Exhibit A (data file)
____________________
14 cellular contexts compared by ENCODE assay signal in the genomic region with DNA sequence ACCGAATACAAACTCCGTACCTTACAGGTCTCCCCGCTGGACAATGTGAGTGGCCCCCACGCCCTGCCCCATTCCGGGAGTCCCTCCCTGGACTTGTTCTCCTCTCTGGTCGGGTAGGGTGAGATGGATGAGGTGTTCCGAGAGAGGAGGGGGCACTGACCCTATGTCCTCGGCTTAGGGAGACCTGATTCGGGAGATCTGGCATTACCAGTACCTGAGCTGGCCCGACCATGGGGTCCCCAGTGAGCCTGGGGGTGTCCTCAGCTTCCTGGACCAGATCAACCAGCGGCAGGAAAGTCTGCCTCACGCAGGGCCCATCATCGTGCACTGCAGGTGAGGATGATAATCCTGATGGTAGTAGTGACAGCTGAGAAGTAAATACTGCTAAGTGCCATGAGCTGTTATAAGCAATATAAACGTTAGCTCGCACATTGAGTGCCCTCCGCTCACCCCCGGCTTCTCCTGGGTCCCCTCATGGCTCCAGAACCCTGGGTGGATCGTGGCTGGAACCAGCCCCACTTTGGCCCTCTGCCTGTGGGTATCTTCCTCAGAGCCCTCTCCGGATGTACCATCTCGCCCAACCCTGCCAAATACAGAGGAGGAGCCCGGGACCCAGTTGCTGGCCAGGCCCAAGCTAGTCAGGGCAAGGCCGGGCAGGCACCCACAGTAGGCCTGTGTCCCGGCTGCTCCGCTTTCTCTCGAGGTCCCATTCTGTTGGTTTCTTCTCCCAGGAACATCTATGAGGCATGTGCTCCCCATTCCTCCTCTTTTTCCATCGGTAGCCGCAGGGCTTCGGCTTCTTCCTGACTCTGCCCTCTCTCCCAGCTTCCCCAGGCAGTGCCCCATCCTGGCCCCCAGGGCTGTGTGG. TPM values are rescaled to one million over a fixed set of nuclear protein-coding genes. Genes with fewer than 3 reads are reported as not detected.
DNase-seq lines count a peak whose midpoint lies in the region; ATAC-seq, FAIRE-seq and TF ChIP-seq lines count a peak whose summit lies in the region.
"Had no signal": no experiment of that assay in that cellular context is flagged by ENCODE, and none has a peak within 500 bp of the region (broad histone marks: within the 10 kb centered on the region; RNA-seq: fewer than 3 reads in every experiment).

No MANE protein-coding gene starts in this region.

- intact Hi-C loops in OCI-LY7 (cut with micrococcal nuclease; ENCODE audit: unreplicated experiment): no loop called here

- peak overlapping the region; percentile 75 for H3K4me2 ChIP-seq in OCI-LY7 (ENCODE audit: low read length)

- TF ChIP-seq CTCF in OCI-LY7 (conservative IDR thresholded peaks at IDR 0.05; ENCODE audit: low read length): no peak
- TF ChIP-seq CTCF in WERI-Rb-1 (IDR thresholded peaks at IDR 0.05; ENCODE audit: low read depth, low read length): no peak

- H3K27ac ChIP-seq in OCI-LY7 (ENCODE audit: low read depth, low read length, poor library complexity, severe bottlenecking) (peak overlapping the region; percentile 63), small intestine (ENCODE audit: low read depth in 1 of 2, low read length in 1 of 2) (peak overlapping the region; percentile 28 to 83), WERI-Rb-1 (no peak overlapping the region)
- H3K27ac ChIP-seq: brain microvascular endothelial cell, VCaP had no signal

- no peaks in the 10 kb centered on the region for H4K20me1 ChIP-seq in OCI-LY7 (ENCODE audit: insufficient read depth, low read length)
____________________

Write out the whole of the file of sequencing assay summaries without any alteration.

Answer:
14 cellular contexts compared by ENCODE assay signal in the genomic region with DNA sequence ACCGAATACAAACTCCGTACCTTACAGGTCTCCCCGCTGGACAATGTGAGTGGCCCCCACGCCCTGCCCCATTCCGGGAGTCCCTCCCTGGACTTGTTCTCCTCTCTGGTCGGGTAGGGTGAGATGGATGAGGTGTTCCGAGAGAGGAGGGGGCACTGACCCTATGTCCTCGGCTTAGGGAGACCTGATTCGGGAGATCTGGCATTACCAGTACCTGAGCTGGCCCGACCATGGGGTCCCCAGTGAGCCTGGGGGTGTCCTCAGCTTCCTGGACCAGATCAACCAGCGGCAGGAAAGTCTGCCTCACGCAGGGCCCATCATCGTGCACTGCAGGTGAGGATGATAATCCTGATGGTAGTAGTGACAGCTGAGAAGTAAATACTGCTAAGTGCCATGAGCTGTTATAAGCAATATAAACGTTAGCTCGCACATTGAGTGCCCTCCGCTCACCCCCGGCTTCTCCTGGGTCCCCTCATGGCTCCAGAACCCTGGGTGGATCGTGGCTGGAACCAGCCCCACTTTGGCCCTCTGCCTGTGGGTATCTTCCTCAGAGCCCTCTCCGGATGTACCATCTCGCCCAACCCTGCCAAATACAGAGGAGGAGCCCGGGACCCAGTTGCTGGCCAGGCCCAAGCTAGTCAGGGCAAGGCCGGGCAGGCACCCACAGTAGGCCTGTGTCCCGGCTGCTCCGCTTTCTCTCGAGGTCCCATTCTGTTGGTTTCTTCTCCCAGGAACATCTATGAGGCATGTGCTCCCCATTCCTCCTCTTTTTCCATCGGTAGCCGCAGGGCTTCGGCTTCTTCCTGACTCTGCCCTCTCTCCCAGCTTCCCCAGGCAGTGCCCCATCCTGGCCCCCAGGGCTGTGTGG. TPM values are rescaled to one million over a fixed set of nuclear protein-coding genes. Genes with fewer than 3 reads are reported as not detected.
DNase-seq lines count a peak whose midpoint lies in the region; ATAC-seq, FAIRE-seq and TF ChIP-seq lines count a peak whose summit lies in the region.
"Had no signal": no experiment of that assay in that cellular context is flagged by ENCODE, and none has a peak within 500 bp of the region (broad histone marks: within the 10 kb centered on the region; RNA-seq: fewer than 3 reads in every experiment).

No MANE protein-coding gene starts in this region.

- intact Hi-C loops in OCI-LY7 (cut with micrococcal nuclease; ENCODE audit: unreplicated experiment): no loop called here

- peak overlapping the region; percentile 75 for H3K4me2 ChIP-seq in OCI-LY7 (ENCODE audit: low read length)

- TF ChIP-seq CTCF in OCI-LY7 (conservative IDR thresholded peaks at IDR 0.05; ENCODE audit: low read length): no peak
- TF ChIP-seq CTCF in WERI-Rb-1 (IDR thresholded peaks at IDR 0.05; ENCODE audit: low read depth, low read length): no peak

- H3K27ac ChIP-seq in OCI-LY7 (ENCODE audit: low read depth, low read length, poor library complexity, severe bottlenecking) (peak overlapping the region; percentile 63), small intestine (ENCODE audit: low read depth in 1 of 2, low read length in 1 of 2) (peak overlapping the region; percentile 28 to 83), WERI-Rb-1 (no peak overlapping the region)
- H3K27ac ChIP-seq: brain microvascular endothelial cell, VCaP had no signal

- no peaks in the 10 kb centered on the region for H4K20me1 ChIP-seq in OCI-LY7 (ENCODE audit: insufficient read depth, low read length)